What followed was another year of correspondence. I would send through a spec of where and when each poem would be used, the mood and the environment. Alicia might have some follow-up queries, but we rather left her to her own devices.
The first sonnet to land was Pan, the voice that the runners hear when they are in distress in the middle of the night in Nemea, halfway through their run.
The others dripped in bit by bit. One didn’t work, but the rest all slotted in beautifully. Occasionally she would tweak some verses.
There are, in fact, four sonnets and one (a double sonnet) which we had to break in two, the first half voiced by a man and the second by a woman.
We were able to match words, music, and image to create something that stepped outside the usual running film.
If the words on the page are important, then the voices are equally crucial. We had some debate about the kind of voice we wanted. Some on the team wanted pucka English voices; I preferred Greek voices. Even though the words were in English, I wanted the audience to feel they were in Greece, surrounded by Greekness.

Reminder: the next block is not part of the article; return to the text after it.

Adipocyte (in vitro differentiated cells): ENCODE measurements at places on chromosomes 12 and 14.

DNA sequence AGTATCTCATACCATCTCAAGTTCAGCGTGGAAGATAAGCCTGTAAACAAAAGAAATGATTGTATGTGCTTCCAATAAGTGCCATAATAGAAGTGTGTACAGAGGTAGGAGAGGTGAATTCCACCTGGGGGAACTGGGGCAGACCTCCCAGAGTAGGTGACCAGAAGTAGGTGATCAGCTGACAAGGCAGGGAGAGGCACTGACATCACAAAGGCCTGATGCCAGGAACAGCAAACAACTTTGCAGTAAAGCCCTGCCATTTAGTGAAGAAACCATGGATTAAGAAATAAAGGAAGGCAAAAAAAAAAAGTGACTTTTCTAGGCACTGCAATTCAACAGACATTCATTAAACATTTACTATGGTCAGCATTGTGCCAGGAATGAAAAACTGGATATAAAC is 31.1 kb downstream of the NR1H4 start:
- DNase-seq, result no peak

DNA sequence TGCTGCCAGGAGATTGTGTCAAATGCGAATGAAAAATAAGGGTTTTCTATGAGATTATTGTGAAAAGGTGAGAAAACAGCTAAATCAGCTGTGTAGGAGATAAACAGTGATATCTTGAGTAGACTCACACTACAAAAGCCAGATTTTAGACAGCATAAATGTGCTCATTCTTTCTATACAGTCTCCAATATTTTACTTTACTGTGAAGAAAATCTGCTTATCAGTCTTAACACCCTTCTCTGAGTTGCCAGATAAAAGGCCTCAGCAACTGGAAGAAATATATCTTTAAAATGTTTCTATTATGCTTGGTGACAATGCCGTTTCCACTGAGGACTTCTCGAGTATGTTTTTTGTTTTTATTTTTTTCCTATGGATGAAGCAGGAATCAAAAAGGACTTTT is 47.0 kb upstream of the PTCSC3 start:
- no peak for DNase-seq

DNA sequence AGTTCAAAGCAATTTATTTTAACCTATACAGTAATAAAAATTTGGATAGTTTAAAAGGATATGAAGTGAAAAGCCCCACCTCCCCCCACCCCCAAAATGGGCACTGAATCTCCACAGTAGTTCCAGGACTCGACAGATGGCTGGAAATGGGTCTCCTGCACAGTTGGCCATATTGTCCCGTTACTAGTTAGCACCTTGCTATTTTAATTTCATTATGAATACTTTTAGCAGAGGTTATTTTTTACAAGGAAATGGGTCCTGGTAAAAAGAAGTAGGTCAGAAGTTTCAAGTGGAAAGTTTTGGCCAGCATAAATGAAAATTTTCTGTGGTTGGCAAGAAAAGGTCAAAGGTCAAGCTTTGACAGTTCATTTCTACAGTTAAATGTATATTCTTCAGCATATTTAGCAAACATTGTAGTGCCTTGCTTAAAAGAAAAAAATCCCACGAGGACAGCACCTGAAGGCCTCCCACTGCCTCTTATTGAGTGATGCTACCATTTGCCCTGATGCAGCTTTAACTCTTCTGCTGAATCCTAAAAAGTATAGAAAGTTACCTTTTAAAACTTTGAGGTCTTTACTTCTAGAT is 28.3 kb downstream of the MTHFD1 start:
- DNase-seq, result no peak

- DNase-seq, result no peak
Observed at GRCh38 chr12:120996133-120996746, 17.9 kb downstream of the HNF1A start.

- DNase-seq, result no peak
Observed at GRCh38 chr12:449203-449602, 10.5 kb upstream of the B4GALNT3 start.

Ioannis Melissanidis was set to do some of the poetry but unfortunately his commitments meant we were never in the same place at the same time. Instead we managed to rope in two very well respected actors, Renos Haralambidis and Malamatenia Gotsi. At times they struggled with the language and, indeed, the rhythm, but there is a genuine authenticity that Ian McKellen or Judi Dench, brilliant though they are, could not have given us. The actors’ voices plunge us into the crisis, the despair, the fear that we were looking for.
The poetry is such an integral part of the film that I cannot imagine it without.
We recorded the poetry in Athens in July 2016, the first screening of the film coming in Athens three months later